"I have laid out your clothes," Arwen remarked neutrally as she approached father and son. "I have also ensured that your servant has stored away everything you would need for your journey to Ithilien."


Aragorn raised his eyes to his wife and was able to see through her seemingly composed manner despite her best efforts to hide it from him. He knew that she ached at his departure and wished there was something he could do to soothe her worries beyond his words of assurance. Unfortunately, he could not bring himself to lie to the mother of his child that what he was embarking upon was less than what it was. They were in a state of war and inevitably in such conflicts, there was always the danger of never returning, even when one was king.


"Thank you Undomiel," he said gently, trying to make this easy for her even though he knew it was impossible. "I suppose I should make a start soon. The sun is climbing and I should not keep my army awaiting."


"Yes," Arwen nodded, trying to sound brave but feeling anything but that. "How many days do you think it will take you to arrive at Ithilien?"


"Not long," he answered, rising from his chair. He placed Eldarion on the floor with the infant’s toys and left the child to his canine playmate as he went to her. "Much of our supplies and troops are already in Ithilien, those accompanying me on this occasion are more for my protection than any other reason. They forget that I know how to look after myself."


"They wish your safety," Arwen returned softly, "I see no harm in that."


"Undomiel," he lowered himself onto one knee before her and took her hand in his, "it will be alright."


"How can it be?" she cried out, unable to keep her emotions reined when he spoke to her in such a manner. "You should not be going! We have fought enough battles! We were so close to achieving peace, to never have to fight another war again! I hate those damn shape shifters for what they have done! Death was too good for them!"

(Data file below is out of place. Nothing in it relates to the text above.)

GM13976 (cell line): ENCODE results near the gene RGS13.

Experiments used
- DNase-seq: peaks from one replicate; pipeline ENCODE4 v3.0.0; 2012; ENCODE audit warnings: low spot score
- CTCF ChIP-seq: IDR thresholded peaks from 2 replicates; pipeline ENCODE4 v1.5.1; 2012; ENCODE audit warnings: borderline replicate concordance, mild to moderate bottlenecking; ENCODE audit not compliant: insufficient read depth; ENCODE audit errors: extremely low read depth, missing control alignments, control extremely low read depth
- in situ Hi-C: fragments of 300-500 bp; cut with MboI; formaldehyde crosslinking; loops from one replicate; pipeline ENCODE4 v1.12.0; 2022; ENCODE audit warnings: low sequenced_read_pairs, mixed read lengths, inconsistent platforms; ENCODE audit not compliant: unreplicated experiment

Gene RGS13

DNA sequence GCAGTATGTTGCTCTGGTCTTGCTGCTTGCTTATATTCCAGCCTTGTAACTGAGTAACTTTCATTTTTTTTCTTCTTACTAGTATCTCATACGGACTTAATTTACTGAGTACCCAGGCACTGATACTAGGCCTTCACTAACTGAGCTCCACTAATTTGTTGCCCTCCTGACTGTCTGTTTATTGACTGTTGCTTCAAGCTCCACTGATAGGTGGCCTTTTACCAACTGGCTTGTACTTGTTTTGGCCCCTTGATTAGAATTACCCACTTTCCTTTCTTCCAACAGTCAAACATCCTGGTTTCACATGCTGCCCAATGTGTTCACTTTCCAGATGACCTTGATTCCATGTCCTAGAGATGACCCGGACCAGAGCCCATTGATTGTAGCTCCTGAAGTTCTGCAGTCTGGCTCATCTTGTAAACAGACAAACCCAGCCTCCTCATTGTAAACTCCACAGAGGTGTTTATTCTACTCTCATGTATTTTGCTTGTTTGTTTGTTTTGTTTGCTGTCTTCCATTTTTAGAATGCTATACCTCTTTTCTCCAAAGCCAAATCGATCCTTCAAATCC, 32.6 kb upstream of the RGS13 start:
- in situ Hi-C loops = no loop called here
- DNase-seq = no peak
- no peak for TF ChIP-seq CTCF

"You do not mean that," Aragorn answered with gentle understanding of her anxieties. "The Easterlings are not evil Undomiel, merely wounded and afraid that their way of life is under threat. That does not excuse their actions now but if I am blinded by my hatred for them, then battle is the least I have to worry about when facing them."

"I know," she broke down, tears running down her cheeks as she gazed upon him with eyes glistening. "I do not wish you to go but I know that you must. It is this that I hate so much, that I must give you up for the sake of the kingdom."


Aragorn stood up and took his wife into his arms because she needed to feel his embrace. All the frustration she felt at this moment was feelings he could understand very well because he shared them in no small part. He did not wish to leave his wife or his son to embark upon another campaign but he was king and with that title came responsibilities. Arwen knew this as well as he, though at this moment she was having difficulty coping its demands. She would not be the woman he loved otherwise.


"I will be fine my love," Aragorn promised her as he caressed his cheek against the soft strands of her hair, taking a deep breath of the scent as he did so. "I promise you that I will allow no harm to befall me."


"I will miss you so much," Arwen said softly. "When you leave here, you take a part of me that nothing can fill."


"Just as I leave a part of myself here with you," he replied, meeting her gaze. "I need you to be strong Undomiel. Whatever happens out there, you need to be strong here, for Gondor and for our son."